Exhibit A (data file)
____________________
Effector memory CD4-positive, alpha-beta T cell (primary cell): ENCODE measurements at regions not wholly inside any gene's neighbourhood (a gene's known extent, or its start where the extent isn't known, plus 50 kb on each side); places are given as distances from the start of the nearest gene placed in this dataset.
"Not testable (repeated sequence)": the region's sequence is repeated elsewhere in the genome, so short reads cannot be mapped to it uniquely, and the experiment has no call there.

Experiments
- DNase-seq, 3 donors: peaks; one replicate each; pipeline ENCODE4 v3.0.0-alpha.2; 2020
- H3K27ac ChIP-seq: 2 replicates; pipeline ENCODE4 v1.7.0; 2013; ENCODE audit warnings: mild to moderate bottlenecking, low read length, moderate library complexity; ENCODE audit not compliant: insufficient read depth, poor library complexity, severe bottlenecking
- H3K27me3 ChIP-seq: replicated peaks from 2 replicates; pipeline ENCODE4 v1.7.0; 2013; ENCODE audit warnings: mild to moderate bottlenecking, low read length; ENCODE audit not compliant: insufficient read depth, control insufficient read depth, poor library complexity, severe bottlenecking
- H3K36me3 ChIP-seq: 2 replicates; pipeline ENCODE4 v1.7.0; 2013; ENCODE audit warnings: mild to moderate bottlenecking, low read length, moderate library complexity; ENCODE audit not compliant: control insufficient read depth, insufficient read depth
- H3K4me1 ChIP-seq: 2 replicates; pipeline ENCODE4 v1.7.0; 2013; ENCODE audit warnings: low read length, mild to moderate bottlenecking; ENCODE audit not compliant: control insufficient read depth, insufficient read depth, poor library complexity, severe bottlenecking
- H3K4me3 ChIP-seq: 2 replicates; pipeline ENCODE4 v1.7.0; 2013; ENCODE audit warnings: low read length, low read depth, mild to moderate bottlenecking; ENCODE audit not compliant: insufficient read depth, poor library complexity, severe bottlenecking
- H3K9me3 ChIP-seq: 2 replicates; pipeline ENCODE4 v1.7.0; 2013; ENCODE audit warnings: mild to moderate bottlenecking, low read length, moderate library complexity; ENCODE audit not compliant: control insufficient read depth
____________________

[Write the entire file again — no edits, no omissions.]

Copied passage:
Effector memory CD4-positive, alpha-beta T cell (primary cell): ENCODE measurements at regions not wholly inside any gene's neighbourhood (a gene's known extent, or its start where the extent isn't known, plus 50 kb on each side); places are given as distances from the start of the nearest gene placed in this dataset.
"Not testable (repeated sequence)": the region's sequence is repeated elsewhere in the genome, so short reads cannot be mapped to it uniquely, and the experiment has no call there.

Experiments
- DNase-seq, 3 donors: peaks; one replicate each; pipeline ENCODE4 v3.0.0-alpha.2; 2020
- H3K27ac ChIP-seq: 2 replicates; pipeline ENCODE4 v1.7.0; 2013; ENCODE audit warnings: mild to moderate bottlenecking, low read length, moderate library complexity; ENCODE audit not compliant: insufficient read depth, poor library complexity, severe bottlenecking
- H3K27me3 ChIP-seq: replicated peaks from 2 replicates; pipeline ENCODE4 v1.7.0; 2013; ENCODE audit warnings: mild to moderate bottlenecking, low read length; ENCODE audit not compliant: insufficient read depth, control insufficient read depth, poor library complexity, severe bottlenecking
- H3K36me3 ChIP-seq: 2 replicates; pipeline ENCODE4 v1.7.0; 2013; ENCODE audit warnings: mild to moderate bottlenecking, low read length, moderate library complexity; ENCODE audit not compliant: control insufficient read depth, insufficient read depth
- H3K4me1 ChIP-seq: 2 replicates; pipeline ENCODE4 v1.7.0; 2013; ENCODE audit warnings: low read length, mild to moderate bottlenecking; ENCODE audit not compliant: control insufficient read depth, insufficient read depth, poor library complexity, severe bottlenecking
- H3K4me3 ChIP-seq: 2 replicates; pipeline ENCODE4 v1.7.0; 2013; ENCODE audit warnings: low read length, low read depth, mild to moderate bottlenecking; ENCODE audit not compliant: insufficient read depth, poor library complexity, severe bottlenecking
- H3K9me3 ChIP-seq: 2 replicates; pipeline ENCODE4 v1.7.0; 2013; ENCODE audit warnings: mild to moderate bottlenecking, low read length, moderate library complexity; ENCODE audit not compliant: control insufficient read depth